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Lizzo played the incredibly rare, 200-year-old crystal flute made for President James Madison during one of her concerts.

It all happened on Twitter, as many things, good or bad, do. Librarian of Congress Carla Hayden invited the 34-year-old singer, who’s also been a flutist since childhood, to test some of the Library’s collection of flutes.

Hayden tweeted, “Like your song, they are ‘Good as hell’”. Lizzo replied to the tweet in all caps, “I’m coming Carla! And I’m playing that crystal flute!”

During the concert at Capital One Arena, Lizzo set down her own flute, the Sasha Flute, before she revealed the big surprise.

Library curator Carol Lynn Ward-Bamford walked the crystal flute over for Lizzo to play delicately, and the “Truth Hurts” artist proceeded to express her emotions.

“I’m scared. It’s crystal, it’s like playing out of a wine glass.” She exclaimed before she played a few notes and twerked for the crowd.

She took to social media again and proudly tweeted that nobody had ever heard the sounds of the famous crystal flute, and now they had, as she’s the first and only person ever to play the presidential 200-year-old crystal flute. 

She ended her tweet by thanking the Library.

Lizzo was provided with a grand your of the Library’s flute vault Monday, where she was able to practice with different flutes before the big day.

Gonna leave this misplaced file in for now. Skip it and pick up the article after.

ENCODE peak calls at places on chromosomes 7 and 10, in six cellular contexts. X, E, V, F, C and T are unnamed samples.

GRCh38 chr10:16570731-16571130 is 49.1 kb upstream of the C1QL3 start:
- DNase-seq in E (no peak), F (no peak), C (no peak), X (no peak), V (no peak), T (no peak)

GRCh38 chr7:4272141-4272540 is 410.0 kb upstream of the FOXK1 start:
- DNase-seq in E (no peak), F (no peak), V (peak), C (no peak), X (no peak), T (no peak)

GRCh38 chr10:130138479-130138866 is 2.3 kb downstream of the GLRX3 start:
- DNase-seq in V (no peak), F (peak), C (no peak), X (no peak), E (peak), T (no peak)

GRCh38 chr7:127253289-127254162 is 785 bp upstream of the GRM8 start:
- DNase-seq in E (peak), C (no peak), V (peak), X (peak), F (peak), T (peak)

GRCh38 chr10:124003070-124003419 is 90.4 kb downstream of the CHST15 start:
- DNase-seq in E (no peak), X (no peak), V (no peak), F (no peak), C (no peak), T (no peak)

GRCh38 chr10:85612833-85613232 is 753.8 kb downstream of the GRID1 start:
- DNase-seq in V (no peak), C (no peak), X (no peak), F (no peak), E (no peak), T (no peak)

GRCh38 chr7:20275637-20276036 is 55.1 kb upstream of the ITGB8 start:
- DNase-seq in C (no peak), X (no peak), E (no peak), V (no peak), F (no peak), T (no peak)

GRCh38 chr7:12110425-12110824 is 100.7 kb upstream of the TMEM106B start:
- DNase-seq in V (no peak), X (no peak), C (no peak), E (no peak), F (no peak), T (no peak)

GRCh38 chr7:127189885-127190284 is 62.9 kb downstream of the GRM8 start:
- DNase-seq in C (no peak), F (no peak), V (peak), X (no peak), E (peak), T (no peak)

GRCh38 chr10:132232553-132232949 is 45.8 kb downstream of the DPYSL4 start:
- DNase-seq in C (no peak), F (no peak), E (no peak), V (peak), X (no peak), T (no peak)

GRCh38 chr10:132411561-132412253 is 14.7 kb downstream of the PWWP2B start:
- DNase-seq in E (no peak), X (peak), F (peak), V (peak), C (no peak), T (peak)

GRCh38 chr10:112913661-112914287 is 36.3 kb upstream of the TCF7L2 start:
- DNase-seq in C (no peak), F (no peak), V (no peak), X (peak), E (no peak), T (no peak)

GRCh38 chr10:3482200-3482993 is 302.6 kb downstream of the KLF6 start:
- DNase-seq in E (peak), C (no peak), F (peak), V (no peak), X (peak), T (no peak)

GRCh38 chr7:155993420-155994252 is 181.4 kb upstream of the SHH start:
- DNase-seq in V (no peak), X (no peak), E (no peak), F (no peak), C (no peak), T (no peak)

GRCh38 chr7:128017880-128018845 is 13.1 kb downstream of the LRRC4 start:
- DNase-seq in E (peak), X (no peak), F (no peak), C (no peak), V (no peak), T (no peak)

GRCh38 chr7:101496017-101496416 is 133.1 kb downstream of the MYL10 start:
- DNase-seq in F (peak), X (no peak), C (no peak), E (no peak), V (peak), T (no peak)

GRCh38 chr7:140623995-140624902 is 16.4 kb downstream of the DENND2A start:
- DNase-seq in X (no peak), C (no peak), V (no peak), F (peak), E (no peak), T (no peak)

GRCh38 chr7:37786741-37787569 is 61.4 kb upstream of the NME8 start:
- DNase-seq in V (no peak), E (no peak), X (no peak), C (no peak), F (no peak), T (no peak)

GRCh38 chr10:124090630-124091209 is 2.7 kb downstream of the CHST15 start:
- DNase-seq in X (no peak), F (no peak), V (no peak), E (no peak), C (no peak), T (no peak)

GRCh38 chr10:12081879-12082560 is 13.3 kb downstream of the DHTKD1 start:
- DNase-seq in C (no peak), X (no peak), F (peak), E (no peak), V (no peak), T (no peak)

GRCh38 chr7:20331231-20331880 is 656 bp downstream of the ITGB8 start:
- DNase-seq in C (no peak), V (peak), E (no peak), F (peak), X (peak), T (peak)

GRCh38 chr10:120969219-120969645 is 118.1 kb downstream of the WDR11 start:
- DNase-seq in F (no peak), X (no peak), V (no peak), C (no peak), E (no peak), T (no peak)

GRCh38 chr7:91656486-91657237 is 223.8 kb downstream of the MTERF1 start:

Library was impressed with the melodies she played in the Great Hall and Main Reading Room.

The Library has a massive collection of around 1,700 flutes, the largest one in the world, according to Carla Hayden. Most of the flutes were donated in 1941 by Dayton C. Miller, a famous physicist, astronomer, and ardent collector of flutes.

The history behind the crystal flute goes back to Claude Laurent, a French craftsman who patented the leaded glass flute in 1806. He sent one of these crystal flutes to President James Madison for his second inauguration.

Flutes were mostly made of wood or ivory, but glass flutes sounded much better, holding an improved pitch and tone during temperature changes.

During those times, crystal flutes were quite popular, and Madison’s own had his name, title, and the year of its manufacture engraved on them.

Regardless, crystal flutes became obsolete when metal flutes were invented in the mid-19th century. 

Of Claude Laurent’s original set, only 185 crystal flutes remain in the world, with the Library holding 17 of them. The flute was also deemed safe to play, and many of the original flutes were also donated for people to play in the past.

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